In recent clinical trials, gene therapy has had remarkable success in achieving long-term production of therapeutic proteins for the treatment of various genetic disorders, including hemophilia. However, pre-existing immunity to some formulations of gene delivery and the potential for oncogenesis may limit widespread adoption of current and emerging approaches. Chimeric antigen receptor (CAR) therapy has shown that human T cells can be isolated from peripheral blood, modified to express a transgene encoding a CAR targeted to a specific cell surface protein, and then transferred back to patients where they can safely eliminate tumor cells bearing the targeted protein and can persist for long periods of time. Based on the success of CAR T cells, we reasoned that genetically-modified T cells might also serve as a cellular vehicle for protein replacement. Here, we show that T cells can be modified with a lentivirus to secrete functional Factor IX, Factor VIII, and α-galactosidase in vitro. In immune-deficient mice, we also demonstrate that adoptive transfer of Factor IX-secreting human T cells mediates significant levels of Factor IX in vivo (20-40% of normal in NSG mice and 3-8% of normal in NSG-B2m mice) for an extended period. Transfer of Factor IX-secreting mouse T cells to C57BL/6 mice resulted in transient levels of circulating FIX protein that peaked at 2-20% of normal. Additionally, we generated CRISPR-Cas9 guide RNA and a homologous recombination repair template for integration of a Factor IX transgene into the CCR5 locus of human T cells, which can further serve to increase the safety profile of T cell gene therapy. Overall, these studies suggest that T cells can serve as a vehicle for gene therapy.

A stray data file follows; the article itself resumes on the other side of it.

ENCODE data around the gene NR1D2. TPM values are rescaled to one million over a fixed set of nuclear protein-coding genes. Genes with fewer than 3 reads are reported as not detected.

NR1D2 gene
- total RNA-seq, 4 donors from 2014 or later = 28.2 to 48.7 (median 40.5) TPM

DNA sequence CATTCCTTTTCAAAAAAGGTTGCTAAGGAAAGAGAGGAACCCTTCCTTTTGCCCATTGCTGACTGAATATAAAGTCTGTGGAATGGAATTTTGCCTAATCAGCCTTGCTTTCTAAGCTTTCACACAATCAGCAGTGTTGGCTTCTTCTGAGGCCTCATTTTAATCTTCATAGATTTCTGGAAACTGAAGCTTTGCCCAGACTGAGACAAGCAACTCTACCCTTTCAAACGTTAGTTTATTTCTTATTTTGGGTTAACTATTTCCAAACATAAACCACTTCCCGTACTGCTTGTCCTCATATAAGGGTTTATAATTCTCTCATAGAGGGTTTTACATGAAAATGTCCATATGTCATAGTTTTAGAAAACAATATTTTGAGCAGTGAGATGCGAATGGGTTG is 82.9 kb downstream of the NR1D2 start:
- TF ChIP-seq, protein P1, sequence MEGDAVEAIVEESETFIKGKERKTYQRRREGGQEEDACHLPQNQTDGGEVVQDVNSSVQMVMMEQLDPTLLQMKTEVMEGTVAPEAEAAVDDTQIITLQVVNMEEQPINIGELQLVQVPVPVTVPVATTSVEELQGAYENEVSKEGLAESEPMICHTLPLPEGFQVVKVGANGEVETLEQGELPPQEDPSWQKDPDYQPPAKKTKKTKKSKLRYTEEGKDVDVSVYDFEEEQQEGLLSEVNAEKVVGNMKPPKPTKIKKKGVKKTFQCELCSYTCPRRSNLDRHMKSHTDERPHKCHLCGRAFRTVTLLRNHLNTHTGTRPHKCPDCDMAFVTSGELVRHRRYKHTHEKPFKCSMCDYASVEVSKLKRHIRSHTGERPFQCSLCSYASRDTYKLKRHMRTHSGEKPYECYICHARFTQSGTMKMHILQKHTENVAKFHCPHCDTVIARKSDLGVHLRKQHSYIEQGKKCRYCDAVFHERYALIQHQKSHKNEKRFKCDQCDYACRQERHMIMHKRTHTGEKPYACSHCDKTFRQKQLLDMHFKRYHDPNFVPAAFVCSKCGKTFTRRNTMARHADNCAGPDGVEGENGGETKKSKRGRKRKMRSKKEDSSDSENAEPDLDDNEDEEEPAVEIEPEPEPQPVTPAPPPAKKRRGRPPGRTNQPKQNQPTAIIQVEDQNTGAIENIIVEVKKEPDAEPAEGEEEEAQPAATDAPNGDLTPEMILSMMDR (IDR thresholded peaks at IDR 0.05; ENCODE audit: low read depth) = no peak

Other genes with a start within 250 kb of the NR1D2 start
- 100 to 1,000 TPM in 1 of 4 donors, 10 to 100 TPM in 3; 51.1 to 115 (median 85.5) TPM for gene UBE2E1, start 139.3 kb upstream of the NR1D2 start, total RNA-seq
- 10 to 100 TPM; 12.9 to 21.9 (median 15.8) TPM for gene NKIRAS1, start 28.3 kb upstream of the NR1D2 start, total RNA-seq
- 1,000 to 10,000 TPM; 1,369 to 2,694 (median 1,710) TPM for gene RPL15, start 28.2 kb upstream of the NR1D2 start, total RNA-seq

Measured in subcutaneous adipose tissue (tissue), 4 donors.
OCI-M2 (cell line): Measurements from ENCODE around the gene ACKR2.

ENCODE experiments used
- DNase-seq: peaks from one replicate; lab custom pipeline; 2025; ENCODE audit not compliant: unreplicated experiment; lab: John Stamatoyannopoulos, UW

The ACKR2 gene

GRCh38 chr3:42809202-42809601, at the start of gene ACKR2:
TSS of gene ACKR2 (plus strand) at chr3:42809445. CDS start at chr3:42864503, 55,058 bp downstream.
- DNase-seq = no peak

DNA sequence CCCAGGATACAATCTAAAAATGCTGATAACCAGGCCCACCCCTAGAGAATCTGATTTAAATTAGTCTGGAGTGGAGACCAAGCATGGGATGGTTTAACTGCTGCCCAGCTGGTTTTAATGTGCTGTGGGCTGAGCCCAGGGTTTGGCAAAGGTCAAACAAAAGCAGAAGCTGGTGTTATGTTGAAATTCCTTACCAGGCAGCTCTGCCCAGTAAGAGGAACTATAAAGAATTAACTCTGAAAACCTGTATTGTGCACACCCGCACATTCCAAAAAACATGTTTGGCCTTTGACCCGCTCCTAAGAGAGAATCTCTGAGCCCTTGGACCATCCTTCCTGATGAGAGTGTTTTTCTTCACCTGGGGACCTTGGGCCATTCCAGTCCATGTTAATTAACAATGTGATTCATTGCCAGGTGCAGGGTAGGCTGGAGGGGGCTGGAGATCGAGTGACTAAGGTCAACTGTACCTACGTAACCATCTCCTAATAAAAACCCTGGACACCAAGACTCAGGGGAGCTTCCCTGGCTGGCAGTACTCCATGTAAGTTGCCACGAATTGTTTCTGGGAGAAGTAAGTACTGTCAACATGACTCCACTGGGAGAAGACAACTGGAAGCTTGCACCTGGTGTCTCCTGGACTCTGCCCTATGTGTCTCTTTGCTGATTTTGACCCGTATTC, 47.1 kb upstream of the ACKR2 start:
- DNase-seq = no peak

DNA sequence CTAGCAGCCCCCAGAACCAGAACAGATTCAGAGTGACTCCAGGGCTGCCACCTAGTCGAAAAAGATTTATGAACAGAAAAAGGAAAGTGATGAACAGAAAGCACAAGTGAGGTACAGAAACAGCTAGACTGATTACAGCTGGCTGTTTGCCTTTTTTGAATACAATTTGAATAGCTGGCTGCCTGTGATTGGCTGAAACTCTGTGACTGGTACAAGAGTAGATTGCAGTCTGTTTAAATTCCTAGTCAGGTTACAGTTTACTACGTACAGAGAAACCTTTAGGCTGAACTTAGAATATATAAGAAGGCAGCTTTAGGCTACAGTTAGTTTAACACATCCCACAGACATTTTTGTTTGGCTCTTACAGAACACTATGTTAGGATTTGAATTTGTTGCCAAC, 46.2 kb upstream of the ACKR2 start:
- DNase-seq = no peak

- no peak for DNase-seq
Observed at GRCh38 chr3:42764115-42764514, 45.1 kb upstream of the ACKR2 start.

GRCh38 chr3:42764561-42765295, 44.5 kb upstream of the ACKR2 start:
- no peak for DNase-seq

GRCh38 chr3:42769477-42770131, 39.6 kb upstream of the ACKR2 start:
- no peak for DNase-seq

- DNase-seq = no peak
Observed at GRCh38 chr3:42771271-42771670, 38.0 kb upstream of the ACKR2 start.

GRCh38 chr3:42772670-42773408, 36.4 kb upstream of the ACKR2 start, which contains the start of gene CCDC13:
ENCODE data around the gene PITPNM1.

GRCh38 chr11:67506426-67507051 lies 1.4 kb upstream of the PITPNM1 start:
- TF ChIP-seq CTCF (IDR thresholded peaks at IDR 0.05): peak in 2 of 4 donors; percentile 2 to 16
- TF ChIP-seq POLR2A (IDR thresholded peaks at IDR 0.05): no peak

|Commitee:||Sharp, Andrew, Homann, Dirk, Brody, Joshua, Papapetrou, Eirini|
|School:||Icahn School of Medicine at Mount Sinai|
|School Location:||United States -- New York|
|Source:||DAI-B 81/2(E), Dissertation Abstracts International|
|Subjects:||Genetics, Molecular biology|
|Keywords:||Gene therapy, Hemophilia, T cell therapy|
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